kidneys functioning well enough to avoid dialysis. It can be quite worrisome.
His diabetic specialist has told us that each and every time his blood sugar
levels drop too low or spike too high his kidneys and his heart take a hit. At
this point it’s imperative to keep those levels as even as possible.
Now, while he was in hospital, I got the flu. I was
too sick to visit him and I did not want to risk him catching it on top of all
the other health issues he was dealing with at the time. I am very proud of him
for dealing with the medical profession and helping them understand his needs.
He was having trouble breathing – which is what caused his hospitalization in the
first place. Fluids had built up in his heart and lungs making breathing very
Being unable to
catch his breath was frightening for both of us. For him it caused a great deal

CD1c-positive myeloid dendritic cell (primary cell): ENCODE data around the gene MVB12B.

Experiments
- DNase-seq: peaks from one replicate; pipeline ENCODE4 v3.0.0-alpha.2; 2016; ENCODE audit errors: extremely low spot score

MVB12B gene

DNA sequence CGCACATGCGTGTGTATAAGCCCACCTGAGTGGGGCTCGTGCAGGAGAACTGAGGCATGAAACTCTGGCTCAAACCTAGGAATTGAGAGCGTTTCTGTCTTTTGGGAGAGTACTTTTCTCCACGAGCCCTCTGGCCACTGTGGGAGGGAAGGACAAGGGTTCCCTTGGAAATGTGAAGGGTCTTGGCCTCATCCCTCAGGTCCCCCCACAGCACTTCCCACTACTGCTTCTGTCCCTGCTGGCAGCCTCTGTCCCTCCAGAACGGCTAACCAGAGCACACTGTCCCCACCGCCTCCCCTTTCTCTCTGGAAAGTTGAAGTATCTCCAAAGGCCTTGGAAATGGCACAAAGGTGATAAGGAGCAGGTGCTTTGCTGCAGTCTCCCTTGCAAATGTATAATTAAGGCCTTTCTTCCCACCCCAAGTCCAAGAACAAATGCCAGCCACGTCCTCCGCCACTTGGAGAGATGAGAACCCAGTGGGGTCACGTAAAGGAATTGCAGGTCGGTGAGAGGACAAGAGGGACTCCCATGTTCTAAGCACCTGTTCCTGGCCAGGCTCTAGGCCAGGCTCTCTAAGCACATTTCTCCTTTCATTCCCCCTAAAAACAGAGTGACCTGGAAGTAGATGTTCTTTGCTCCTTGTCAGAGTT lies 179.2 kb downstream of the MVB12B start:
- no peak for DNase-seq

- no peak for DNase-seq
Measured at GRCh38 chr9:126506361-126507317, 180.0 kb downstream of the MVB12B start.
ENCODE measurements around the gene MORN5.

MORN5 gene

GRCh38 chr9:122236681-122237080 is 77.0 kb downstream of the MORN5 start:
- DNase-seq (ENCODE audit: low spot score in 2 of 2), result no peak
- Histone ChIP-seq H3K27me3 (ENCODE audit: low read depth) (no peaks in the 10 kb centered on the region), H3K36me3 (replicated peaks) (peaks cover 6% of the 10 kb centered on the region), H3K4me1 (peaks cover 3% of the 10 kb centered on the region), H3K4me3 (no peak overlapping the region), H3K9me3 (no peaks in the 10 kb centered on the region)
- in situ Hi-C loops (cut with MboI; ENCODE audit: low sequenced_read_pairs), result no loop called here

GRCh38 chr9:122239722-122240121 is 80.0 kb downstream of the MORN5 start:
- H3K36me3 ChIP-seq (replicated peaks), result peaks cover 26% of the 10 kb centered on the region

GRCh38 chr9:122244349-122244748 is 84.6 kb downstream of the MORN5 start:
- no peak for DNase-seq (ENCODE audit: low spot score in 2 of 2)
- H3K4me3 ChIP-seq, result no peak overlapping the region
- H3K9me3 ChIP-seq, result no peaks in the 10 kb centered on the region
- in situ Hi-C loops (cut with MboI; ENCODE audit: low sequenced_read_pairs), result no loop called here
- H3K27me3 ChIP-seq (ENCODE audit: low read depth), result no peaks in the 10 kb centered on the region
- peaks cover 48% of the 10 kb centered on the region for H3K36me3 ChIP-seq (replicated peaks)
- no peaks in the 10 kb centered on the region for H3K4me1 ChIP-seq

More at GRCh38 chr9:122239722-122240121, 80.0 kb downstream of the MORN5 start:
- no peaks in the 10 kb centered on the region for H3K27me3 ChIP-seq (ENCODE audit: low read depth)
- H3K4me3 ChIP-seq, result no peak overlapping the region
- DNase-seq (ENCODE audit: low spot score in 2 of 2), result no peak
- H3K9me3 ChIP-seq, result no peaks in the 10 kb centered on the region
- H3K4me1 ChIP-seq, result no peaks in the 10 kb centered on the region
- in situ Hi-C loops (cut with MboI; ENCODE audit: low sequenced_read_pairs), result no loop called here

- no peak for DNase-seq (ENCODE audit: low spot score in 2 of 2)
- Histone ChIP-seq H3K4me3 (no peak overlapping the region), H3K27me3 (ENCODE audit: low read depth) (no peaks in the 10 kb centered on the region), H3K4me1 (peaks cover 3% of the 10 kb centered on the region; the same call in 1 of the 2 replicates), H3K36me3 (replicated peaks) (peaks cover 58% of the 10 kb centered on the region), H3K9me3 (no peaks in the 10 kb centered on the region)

of stress. Stress can cause a spike in blood sugar levels. So, the doctor would
order a higher dose of insulin, which, in turn, would cause his sugars to drop
way too low. Then the nurses would give him sugar tablets that would cause them
to go too high. It was awful. This went on with my sick and weary husband
trying to explain that the insulin dose was too high and then in the mornings
trying to convince the nurses he didn’t need more than one or two sugar tablets
to rectify it. It took several days before they began to listen to him.
In the end the nurses learned a bit more about caring
for a diabetic patient. I learned to trust my husband did not need me at his
side every moment and that he could take care of himself. I learned to let go
of control. My husband learned to take control of his own health. In the end it
was all about self-care, whether that is physical health or mental health.
Health professionals are not infallible. We each know
our own bodies and know what we need to be healthy. In the end we have to be
our own advocates. December was stressful, but it brought many gifts,
blessings, and lessons we needed to learn. I am grateful for the lessons, even
while it was hard to go through at the time.